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Keywords:

  • Sleep Difficulties;
  • Alcohol-Related Problems;
  • Illicit Drug Use;
  • Adolescents

Background

Previous studies showed that poor sleep prospectively predicted alcohol-related problems and illicit drug use in adolescents and young adults (Wong and Brower, 2012; Wong et al., 2010). However, more work needs to be done to elucidate the nature of these problems. The purpose of this study was to examine whether sleep difficulties and hours of sleep prospectively predicted several serious substance-related problems, for example, binge drinking, driving under the influence of alcohol, and risky sexual behavior.

Methods

Study participants were 6,504 adolescents from the National Longitudinal Study of Adolescent Health. Data were collected from interviews and questionnaires. This study analyzed data from the first 3 waves of data (T1: 1994 to 1995; T2: 1996; T3: 2001 to 2002). In all analyses, we used sleep difficulties at a previous wave to predict substance-related problems at a subsequent wave, while controlling for substance-related problems at a previous wave.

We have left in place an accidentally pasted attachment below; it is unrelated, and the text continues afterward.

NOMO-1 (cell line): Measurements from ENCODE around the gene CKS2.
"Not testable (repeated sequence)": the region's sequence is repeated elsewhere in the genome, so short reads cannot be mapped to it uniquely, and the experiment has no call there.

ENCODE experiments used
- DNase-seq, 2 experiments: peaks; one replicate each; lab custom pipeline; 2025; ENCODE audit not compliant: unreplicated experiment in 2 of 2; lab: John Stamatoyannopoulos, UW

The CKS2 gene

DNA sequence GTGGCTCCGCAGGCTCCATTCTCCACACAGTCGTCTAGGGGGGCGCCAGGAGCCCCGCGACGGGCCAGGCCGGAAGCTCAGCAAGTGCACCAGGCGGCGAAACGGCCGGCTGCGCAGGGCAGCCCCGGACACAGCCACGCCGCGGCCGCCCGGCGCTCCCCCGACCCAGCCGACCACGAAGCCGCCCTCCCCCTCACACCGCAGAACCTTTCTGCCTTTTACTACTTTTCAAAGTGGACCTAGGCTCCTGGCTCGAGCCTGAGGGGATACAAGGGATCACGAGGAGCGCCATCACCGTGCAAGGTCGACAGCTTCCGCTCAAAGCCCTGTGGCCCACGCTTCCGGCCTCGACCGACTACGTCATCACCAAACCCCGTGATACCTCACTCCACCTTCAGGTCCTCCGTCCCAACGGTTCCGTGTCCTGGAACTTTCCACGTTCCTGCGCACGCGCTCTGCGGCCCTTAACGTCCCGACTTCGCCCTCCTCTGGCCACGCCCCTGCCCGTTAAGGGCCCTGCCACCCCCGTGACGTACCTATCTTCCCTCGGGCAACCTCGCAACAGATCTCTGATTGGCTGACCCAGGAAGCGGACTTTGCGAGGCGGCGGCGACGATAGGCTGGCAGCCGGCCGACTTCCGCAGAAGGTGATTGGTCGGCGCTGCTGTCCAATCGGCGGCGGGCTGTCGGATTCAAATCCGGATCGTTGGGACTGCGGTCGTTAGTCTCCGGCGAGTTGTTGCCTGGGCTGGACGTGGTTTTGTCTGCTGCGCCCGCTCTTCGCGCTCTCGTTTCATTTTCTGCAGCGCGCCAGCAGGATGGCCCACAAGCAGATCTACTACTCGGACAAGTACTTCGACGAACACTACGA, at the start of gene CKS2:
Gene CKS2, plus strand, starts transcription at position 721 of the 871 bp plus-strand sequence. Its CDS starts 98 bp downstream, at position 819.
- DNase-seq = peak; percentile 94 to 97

Results

Holding T1 alcohol-related problems constant, sleep difficulties at T1 significantly predicted alcohol-related interpersonal problems, binge drinking, gotten drunk or very high on alcohol, driving under the influence of alcohol, getting into a sexual situation one later regretted due to drinking, ever using any illicit drugs, and drug-related problems at T2. T1 hours of sleep negatively predicted T2 alcohol-related interpersonal problems and binge drinking. The relationship between T2 sleep variables and T3 substance-related problems was consistent with previous waves, although the effect was weaker.

Conclusions

Sleep difficulties and hours of sleep are a significant predictor of a number of substance-related problems. It may be useful to educate adolescents about the importance of sleep, sleep hygiene, and the potential consequences of poor sleep on drinking and related behaviors.